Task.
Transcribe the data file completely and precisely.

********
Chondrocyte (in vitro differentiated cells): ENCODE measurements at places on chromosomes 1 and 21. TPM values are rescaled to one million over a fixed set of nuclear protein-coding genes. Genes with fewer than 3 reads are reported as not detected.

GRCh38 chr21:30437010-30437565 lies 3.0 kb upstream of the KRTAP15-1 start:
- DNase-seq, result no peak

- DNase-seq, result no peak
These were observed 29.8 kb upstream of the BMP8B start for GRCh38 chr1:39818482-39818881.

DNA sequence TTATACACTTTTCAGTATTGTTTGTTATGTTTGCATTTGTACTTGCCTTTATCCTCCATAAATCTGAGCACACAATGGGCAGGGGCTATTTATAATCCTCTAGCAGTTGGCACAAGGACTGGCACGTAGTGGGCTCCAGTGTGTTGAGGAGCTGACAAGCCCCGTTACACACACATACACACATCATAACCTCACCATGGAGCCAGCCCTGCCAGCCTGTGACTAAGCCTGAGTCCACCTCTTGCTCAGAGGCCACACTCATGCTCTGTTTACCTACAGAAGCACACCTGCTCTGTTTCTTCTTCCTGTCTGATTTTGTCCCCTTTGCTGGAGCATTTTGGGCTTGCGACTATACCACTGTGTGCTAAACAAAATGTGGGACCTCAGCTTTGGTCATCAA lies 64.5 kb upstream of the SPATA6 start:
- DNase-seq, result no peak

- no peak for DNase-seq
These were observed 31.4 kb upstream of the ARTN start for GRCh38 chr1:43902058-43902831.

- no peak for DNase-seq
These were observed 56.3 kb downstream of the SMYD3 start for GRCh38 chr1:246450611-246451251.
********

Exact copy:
Chondrocyte (in vitro differentiated cells): ENCODE measurements at places on chromosomes 1 and 21. TPM values are rescaled to one million over a fixed set of nuclear protein-coding genes. Genes with fewer than 3 reads are reported as not detected.

GRCh38 chr21:30437010-30437565 lies 3.0 kb upstream of the KRTAP15-1 start:
- DNase-seq, result no peak

- DNase-seq, result no peak
These were observed 29.8 kb upstream of the BMP8B start for GRCh38 chr1:39818482-39818881.

DNA sequence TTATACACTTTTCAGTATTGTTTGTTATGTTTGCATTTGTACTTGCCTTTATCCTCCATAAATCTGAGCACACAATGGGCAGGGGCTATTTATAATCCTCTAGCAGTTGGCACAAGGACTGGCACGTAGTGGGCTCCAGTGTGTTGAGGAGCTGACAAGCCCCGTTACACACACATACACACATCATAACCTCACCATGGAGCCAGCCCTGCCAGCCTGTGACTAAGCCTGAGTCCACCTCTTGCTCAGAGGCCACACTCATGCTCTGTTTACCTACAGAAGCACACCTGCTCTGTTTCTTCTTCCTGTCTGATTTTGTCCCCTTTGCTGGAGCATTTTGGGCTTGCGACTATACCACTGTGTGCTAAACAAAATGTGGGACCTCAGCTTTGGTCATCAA lies 64.5 kb upstream of the SPATA6 start:
- DNase-seq, result no peak

- no peak for DNase-seq
These were observed 31.4 kb upstream of the ARTN start for GRCh38 chr1:43902058-43902831.

- no peak for DNase-seq
These were observed 56.3 kb downstream of the SMYD3 start for GRCh38 chr1:246450611-246451251.